When to Join Your Child in Preschool For an Unhurried Childhood?

A toddler operating a phone or reciting alphabet/numbers from video songs is a common sight in today’s world. As adults - parents, guardians and educators gush with pride at this sight and often misread it to be a sign of readiness for formal learning. But, when closely observed, this is a mere imitation by the child of what they see or experience happening around them. In what seems to be an illusion of academic readiness for education, the readiness of a child physically, socially and emotionally is often overlooked.

The hurried academic learning may provide the child with an abundance of knowledge at an early stage. The child may take in all that is presented and provided to them. But, this does not necessarily translate into healthy and holistic preparedness for life. It does more damage in hurrying the child to learn too much too soon which may not be age relevant or developmentally appropriate.

Waldorf approach to education is grounded in age appropriateness for fostering the right learning at the right time. This is guided by the premise of three developmental phases in a child’s journey to adulthood that can be mapped into seven year cycles with distinct learning processes and needs at each stage. The first seven years until the fall of teeth, considered as the early childhood, is when the child needs optimum physical growth and discover the world through their senses by doing. Much of the learning during these years in a Waldorf Kindergarten is intended to protect the essence of childhood by fostering their will, senses and joy through play, work, music, art.

Children in this early stage learn through movement and experiences that nourish their body to be well-balanced, coordinated, capable, strong, and willing. This eventually grows into their ability to focus, analyse and think abstractly in the later years as they step into formal academic learning.  That being so, the right age to join preschool relies on nurturing the transition period to move to first grade while simultaneously observing the readiness of a child for the formal setting of a school.

It is in the best interest for the holistic growth of the child that most Waldorf schools believe first grade is ideally suited for those who complete six years of age before the beginning of the academic year. In consideration of this, pre-primary schools generally take in children aged three years and above. Though the Waldorf approach to education during early childhood is akin to rest and play, free from academic rigour, it is of vital importance to understand the various elements of a child's being, whether they are even prepared for Nursery and Kindergarten.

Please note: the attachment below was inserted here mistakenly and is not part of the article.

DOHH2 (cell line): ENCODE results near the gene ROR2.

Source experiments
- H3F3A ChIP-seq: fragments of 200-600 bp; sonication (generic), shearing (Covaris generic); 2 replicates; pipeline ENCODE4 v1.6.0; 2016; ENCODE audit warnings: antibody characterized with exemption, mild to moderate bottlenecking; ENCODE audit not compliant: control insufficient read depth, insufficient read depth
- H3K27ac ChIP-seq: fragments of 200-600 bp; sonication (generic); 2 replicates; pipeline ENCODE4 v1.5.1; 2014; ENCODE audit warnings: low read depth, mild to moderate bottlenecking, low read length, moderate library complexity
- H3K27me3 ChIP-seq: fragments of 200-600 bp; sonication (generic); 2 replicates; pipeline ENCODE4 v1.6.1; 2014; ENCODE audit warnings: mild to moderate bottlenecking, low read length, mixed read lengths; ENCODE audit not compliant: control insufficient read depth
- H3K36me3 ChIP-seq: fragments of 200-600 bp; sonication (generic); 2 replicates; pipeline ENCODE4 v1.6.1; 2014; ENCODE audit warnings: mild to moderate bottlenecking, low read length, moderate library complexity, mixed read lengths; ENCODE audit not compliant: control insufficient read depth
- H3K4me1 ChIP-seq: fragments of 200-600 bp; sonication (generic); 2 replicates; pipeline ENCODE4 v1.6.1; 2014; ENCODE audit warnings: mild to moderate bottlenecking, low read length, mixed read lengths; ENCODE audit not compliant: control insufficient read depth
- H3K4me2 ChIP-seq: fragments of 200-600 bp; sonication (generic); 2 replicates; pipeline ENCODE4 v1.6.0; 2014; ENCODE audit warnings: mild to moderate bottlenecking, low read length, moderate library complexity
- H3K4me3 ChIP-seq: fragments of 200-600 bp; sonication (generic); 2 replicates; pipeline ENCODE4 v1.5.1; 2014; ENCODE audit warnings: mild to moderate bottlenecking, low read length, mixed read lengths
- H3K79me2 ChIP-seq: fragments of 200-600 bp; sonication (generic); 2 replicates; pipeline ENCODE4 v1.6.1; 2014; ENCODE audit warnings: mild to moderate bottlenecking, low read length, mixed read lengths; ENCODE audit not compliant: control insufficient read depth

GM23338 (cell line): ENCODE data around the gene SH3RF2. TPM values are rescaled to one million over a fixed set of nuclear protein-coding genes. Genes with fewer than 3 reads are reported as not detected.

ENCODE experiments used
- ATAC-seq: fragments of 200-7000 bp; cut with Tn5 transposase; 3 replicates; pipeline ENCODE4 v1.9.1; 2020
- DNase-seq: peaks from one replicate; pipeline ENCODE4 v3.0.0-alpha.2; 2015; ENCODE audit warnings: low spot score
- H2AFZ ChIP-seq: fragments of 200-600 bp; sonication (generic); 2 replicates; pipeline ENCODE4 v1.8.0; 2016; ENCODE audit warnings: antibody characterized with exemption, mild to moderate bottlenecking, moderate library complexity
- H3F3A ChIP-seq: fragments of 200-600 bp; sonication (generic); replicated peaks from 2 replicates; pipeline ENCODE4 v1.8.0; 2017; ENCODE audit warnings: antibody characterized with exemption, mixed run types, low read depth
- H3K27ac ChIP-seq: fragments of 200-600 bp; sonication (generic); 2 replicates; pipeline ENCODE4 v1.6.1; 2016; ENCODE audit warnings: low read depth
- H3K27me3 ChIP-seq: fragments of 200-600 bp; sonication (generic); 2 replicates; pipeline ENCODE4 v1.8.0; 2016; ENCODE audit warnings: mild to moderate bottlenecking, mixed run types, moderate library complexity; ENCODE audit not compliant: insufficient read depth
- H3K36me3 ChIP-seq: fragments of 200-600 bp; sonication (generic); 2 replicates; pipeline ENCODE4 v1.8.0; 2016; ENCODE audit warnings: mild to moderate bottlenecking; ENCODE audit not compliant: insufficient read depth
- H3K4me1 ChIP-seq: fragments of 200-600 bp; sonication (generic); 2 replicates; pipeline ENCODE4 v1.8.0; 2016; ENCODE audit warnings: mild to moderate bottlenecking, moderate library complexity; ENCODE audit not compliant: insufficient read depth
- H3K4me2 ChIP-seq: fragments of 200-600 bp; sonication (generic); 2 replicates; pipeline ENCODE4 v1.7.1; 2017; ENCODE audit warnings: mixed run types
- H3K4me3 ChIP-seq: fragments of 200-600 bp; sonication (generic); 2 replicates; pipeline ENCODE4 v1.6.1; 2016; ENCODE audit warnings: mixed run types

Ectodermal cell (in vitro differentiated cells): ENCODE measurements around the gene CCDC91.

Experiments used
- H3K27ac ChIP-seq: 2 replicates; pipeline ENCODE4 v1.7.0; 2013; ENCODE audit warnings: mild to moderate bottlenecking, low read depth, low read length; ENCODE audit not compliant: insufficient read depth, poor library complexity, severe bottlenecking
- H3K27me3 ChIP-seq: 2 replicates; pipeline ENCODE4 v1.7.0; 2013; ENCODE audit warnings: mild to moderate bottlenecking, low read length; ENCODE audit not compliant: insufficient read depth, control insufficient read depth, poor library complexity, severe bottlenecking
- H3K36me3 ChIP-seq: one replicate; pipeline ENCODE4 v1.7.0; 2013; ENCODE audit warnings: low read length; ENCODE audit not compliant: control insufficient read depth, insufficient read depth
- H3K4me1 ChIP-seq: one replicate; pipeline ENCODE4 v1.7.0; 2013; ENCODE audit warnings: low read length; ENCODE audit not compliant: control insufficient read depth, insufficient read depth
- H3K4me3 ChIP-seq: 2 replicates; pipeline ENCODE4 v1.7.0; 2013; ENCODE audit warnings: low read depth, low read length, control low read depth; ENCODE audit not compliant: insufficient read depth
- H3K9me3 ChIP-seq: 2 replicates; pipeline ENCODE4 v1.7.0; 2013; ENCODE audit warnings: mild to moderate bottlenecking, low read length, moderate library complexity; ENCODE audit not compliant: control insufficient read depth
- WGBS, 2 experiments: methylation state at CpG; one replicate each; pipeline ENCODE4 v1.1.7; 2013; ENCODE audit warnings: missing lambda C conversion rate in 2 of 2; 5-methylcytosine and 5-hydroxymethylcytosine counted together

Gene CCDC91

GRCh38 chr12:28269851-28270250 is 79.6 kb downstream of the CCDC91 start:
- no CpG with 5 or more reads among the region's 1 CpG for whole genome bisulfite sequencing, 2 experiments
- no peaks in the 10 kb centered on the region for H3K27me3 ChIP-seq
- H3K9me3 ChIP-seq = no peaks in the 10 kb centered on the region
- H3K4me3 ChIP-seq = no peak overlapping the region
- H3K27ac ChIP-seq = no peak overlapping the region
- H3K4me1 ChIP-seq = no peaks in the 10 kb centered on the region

• Emotional readiness: To feel welcomed and safe in a school, children should be able to trust the teacher and feel the warmth of being in a learning environment. A child below 3 years of age may most likely show a reluctance to be separated from the familiar adult, cry through the day and express despair to play or engage in the tasks at school. Conversely, children at the right age display this emotional readiness when they are eager to go to school and find joy in flowing through the day’s rhythm of playing, working and resting. Though many children cry on their first day or even during the first few weeks, they eventually settle down and get to a stage when they say goodbye to a parent or caregiver without too much anxiety. They begin to associate and bond with the teacher, peers and nature that lays a strong foundation to formal learning.
  • Social readiness: School-ready children often show signs of being able to express themselves. This does not mean that children will need to speak in full sentences or articulate in unfamiliar language. It implies that they have an appropriate way of expressing their feelings and needs that gets across to the adult. It is common in children of 3-4 years of age that have been weaned off diapers to use made up words for expressing a need to use the toilet. In addition to this, children are observed to understand basic words in their primary language at least and follow the gestures of the teacher to perform simple, age-appropriate actions such as picking up toys, holding crayons, and sitting down. Such indications in the child’s communication to interact with others tend to show readiness for a preschool setting.
  • Physical readiness: A school-going child needs ample physical and mental energy for navigating through the rhythm of the day. During the early years in Waldorf Kindergarten, despite altering between periods of breathing in and out with appropriate tasks, it is evidently observed that children need stamina to be in a group setting for most of the day. They should have comfortably moved from two naps during the day to one and engage without physical exhaustion. Joining a child in preschool prior to these developments may prove to be counterproductive to their education, health and well-being. By the time children turn 3 years old, they show signs of more strength and a sense of wonder to explore the world around them through their physical capacities. The limbs are more in action to move, find balance and coordination on their own.


Swechha, Vizag's first Waldorf school defines the eligibility for preschool accordingly to introduce age-appropriate learning to the ambit of early stage schools in Vizag. For children in the age group of 3-6 years, parents of Vizag can now choose Waldorf education for the preschool learning levels, nursery and Kindergarten (LKG and UKG).




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